The first thing Ramadan Kiraga had to give up when he saw a passenger was his prized spot under a tree. Then, before his motorcycle gave a violent lurch to the right, and just as someone prepared to take his place, the man also had to empty into his stomach whatever was left in his water bottle.
Later, after doing the trip, Kiraga would claim that he was spending as much on water as on fuel, the inevitable result of surging temperatures in recent times. “I have taken two liters by now,” the motorcycle operator said. “The heat is killing us. We may have to charge people for this. I don’t know when this is going to end.”
Kiraga is not alone in his misery. After all, the whole of Kampala is feeling unseasonably hot. In the capital, as in some other parts of the country, especially in northern Uganda, temperatures have been rising since late January, severe conditions that are forecast to last until the end of February.
Jackson Rwakishaija, a senior communications officer with the Meteorology Department, yesterday said that, while the month of February has traditionally been hot, there is now a marked rise in average temperature over the same period last year. “For about five days, the temperature has been 31.6 degrees Celsius in Kampala,” Rwakishaija said. “I think it was 32 degrees Celsius yesterday. I am sure even today it will be 32 degrees Celsius. It used to be a maximum of 30 degrees Celsius [in this period] in Kampala. On average, there is an increase of 1 to 2 degrees Celsius around the country.”
Despite this significant rise in temperature, Rwakishaija was reluctant to sound the alarm bells, saying that some of the heat would be lost starting in March. “February has always been like that, except that that the degree now makes a big difference,” he said. “Maybe our bodies have now become very sensitive. I can say that we are now more conscious about climate change.”
The dry spell, he said, would “continue for the next three weeks,” towards the end of February. "It is mainly in the central and northern parts of Uganda because the dry winds move from the north southwards,” Mr Rwakishaija said. “It’s winter in the northern hemisphere and summer in the southern hemisphere. The intensity of winter [there] creates a similar intensity [in the degree of heat] here.”
The heat in Kampala has recently attracted a frenzied discussion of the subject on social networking sites, especially on Facebook, where some young people occasionally post comments to reveal how “hot” they feel. “Oh, Lord, it’s too hot,” one of them cried out. Another raved: “There’s almost nothing as disgusting as inhaling truck exhaust on a boda-boda on a hot day in Kampala. Okay, maybe a few things, but this one is up there.” And one even offered greetings from “a steaming hot Kampala.”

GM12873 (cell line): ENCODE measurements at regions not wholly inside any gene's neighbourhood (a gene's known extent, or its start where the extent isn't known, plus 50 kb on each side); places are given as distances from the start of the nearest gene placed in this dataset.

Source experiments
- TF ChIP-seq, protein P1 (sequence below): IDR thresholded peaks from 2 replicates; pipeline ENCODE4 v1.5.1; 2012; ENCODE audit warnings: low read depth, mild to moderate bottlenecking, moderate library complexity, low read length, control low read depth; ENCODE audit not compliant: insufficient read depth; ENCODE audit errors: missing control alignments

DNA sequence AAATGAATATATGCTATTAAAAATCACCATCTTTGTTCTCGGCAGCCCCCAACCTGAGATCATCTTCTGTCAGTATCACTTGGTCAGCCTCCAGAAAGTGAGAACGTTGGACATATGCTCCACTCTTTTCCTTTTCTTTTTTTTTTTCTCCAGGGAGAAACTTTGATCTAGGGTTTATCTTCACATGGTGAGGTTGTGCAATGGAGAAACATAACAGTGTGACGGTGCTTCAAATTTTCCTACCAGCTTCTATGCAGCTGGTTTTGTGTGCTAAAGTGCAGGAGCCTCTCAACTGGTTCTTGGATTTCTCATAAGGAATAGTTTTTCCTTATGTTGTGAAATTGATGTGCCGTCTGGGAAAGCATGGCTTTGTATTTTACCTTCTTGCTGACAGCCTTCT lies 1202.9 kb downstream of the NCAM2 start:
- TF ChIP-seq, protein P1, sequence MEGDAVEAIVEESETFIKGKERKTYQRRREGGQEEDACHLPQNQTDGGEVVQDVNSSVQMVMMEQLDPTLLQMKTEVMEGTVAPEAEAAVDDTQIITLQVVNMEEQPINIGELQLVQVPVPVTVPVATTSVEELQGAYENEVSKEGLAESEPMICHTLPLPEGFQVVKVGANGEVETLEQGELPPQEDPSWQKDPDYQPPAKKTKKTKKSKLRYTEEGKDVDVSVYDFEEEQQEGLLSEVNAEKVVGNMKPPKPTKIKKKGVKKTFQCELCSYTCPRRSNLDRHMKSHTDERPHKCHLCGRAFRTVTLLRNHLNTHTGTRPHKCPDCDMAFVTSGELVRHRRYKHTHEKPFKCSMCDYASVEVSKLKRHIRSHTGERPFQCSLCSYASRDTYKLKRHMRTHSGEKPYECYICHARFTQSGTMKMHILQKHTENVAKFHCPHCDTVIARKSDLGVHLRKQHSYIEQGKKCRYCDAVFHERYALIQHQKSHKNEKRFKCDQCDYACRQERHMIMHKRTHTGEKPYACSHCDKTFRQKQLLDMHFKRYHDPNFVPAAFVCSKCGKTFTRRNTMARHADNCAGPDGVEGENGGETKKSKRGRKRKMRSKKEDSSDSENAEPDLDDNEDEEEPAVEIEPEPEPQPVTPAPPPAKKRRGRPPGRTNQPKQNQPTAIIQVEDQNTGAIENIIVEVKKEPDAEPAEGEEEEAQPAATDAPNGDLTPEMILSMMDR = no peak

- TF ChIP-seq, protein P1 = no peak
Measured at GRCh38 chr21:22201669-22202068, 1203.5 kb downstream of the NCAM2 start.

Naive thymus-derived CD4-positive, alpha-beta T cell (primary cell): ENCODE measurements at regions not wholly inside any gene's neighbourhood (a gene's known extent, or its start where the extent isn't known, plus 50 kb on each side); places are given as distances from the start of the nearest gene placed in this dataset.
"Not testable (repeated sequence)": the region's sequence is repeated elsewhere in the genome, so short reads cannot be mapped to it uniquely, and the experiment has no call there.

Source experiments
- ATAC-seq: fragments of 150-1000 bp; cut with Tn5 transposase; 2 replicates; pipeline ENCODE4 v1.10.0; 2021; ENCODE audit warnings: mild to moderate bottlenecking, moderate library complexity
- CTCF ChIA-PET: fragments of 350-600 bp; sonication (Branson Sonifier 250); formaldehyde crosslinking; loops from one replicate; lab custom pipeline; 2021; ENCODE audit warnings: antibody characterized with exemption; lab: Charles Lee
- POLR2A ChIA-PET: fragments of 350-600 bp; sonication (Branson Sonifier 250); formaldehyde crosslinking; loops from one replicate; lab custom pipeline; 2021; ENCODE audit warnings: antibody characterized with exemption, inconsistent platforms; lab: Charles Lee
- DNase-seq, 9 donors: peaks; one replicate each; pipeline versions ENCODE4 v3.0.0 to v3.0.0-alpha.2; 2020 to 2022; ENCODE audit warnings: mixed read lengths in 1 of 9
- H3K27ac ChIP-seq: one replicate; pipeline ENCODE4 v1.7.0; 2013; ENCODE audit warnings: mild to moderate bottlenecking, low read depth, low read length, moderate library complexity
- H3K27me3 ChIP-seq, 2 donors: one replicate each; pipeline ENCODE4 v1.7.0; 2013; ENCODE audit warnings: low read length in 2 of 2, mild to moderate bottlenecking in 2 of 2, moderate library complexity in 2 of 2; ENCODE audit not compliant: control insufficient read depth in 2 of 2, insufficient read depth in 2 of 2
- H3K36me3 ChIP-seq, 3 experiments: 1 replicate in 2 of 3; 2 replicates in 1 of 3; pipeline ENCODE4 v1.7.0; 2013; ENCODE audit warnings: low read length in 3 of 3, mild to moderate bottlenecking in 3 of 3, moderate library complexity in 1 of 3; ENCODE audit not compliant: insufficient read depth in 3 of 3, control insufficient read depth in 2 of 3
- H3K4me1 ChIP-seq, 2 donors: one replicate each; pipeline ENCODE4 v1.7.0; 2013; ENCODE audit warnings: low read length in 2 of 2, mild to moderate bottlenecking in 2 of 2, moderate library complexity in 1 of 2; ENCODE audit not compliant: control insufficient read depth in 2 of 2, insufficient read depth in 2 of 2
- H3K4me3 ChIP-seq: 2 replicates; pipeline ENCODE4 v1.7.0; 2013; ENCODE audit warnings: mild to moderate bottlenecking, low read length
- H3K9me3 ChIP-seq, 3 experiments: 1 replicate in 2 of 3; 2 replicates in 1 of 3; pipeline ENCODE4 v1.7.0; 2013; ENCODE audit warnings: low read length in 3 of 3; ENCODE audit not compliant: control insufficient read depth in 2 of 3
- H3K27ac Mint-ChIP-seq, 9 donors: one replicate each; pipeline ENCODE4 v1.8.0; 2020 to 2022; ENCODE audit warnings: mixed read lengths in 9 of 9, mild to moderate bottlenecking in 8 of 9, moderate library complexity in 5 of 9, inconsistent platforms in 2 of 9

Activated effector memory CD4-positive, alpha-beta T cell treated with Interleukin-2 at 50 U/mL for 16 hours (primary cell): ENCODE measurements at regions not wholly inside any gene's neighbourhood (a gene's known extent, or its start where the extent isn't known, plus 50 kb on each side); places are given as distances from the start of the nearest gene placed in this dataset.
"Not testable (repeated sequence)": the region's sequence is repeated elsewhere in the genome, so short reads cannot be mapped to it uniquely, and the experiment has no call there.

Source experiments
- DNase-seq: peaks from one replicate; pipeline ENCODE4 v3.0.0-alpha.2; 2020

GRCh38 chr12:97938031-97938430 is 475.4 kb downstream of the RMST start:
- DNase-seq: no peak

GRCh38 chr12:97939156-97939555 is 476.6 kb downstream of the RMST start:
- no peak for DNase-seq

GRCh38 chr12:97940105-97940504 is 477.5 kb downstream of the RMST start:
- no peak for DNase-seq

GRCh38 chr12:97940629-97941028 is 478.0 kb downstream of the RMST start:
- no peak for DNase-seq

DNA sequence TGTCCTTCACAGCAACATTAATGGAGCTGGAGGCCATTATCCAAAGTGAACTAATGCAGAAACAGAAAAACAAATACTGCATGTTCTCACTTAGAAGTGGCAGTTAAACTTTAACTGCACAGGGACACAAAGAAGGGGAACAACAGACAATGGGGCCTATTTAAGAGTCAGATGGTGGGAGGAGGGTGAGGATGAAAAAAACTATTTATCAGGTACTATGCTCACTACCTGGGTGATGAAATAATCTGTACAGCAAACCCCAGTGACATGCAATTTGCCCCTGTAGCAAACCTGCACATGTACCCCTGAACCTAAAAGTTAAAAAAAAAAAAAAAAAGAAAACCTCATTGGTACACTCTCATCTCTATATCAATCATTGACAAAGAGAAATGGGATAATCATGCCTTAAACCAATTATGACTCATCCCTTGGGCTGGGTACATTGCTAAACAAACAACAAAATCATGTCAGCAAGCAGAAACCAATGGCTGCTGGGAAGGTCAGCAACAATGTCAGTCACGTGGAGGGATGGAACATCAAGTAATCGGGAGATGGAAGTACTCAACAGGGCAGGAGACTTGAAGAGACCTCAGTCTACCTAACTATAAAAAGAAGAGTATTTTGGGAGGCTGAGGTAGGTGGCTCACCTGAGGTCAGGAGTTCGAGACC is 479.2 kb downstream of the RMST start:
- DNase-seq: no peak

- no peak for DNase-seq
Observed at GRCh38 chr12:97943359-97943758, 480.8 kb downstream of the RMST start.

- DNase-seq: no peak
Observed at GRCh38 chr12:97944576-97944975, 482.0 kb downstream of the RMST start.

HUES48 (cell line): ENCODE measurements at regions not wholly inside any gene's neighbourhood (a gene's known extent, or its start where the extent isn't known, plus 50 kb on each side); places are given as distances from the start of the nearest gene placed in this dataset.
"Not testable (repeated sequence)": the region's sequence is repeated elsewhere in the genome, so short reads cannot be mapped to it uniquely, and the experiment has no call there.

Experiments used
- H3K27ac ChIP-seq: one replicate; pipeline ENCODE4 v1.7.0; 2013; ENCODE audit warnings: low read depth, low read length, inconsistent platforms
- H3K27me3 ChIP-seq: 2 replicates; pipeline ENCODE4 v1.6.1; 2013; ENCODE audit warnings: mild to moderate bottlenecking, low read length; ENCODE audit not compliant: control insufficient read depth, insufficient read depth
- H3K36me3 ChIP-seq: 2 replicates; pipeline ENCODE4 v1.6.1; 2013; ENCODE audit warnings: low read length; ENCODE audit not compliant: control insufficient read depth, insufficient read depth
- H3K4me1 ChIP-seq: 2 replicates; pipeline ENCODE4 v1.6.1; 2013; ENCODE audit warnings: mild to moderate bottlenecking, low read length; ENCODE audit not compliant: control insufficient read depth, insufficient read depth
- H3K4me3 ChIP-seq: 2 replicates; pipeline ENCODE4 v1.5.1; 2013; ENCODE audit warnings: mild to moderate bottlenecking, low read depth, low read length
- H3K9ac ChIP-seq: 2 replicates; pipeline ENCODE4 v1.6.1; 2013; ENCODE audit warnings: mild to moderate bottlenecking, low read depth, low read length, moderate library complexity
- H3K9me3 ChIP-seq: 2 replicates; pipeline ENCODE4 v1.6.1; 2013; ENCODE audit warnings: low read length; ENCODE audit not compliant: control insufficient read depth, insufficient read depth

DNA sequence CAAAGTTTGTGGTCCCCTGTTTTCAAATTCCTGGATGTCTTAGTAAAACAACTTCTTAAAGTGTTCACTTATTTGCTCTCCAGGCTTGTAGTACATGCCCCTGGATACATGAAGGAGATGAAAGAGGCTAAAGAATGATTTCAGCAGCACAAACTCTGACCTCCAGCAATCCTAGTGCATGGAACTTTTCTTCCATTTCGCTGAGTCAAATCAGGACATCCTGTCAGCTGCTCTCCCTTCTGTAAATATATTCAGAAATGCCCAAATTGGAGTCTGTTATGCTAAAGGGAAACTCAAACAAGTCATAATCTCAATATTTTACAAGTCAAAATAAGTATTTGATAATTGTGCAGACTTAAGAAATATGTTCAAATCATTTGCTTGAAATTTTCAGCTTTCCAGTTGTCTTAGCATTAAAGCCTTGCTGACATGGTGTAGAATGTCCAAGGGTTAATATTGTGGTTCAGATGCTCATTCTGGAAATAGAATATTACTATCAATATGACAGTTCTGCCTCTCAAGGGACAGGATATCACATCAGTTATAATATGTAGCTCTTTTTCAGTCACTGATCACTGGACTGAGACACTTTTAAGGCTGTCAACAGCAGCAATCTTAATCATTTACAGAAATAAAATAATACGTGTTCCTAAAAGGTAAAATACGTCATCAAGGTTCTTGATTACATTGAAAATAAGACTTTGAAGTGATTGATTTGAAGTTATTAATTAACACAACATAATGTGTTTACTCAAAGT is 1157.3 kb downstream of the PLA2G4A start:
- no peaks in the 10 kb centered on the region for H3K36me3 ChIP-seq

Their cries, like several others that do not get heard, seemed to represent a growing consensus among Ugandans that climate change is upon us in a real way --- in conditions we can actually feel. In a 2008 assessment of climate change in Uganda, a study commissioned by the Department for International Development and conducted by sustainable development consultants LTS International, it was noted that temperatures would continue to rise over the next 20 years and beyond. “Human-induced climate change is likely to increase average temperatures in Uganda by up to 1.5 degrees Celsius in the next 20 years and up to 4.3 degrees Celsius by the 2080s,” the report said. “Such rates of increase are unprecedented. Changes in rainfall patterns and total annual rainfall amounts are also expected but these are less certain than changes in temperature.”
The report noted that the grim forecast was not unlike what was being expected in other parts of the world. “In Uganda, as for the rest of the world, there are likely to be changes in the frequency or severity of extreme climate events such as heat waves, droughts, floods and storms,” the report said.
Maruzi MP David Ebong, who chairs the Parliamentary Forum on Climate Change, a pressure group whose mandate was partly derived from the grim statistics mentioned in the LTS report, yesterday said his group had failed to find its rhythm. He did not say why. “Our forum is still a young forum,” Ebong said. “Nobody can demand too much from us as this point. This is the year when we could do more.” The forum, the first of its kind in Africa, was established in mid-2009 with the hope, Ebong said, of making Uganda “responsive to the challenges of climate change." A realistic goal, he said yesterday, would be the passing of legislation that deals decisively with climate change in Uganda.
Independent experts, citing everything from the unrestrained importation of second-hand vehicles to the destruction of swamps and to poor regulation of industries, say Uganda is not doing enough to combat climate change. “The worst is yet to come,” Frank Muramuzi, of the National Association of Professional Environmentalists, said yesterday. “Many things are going to happen, and people are going to fall sick. Ask yourself: How many junk cars are in this country?”
Every ministry must have a climate change unit, according to Muramuzi, who charged that Ugandans have not been sensitized to lead environment-friendly lifestyles. “All they need is to be guided,” he said. “The rise in temperature is abnormal. I don’t cover myself these days. This is the effect of climate change.”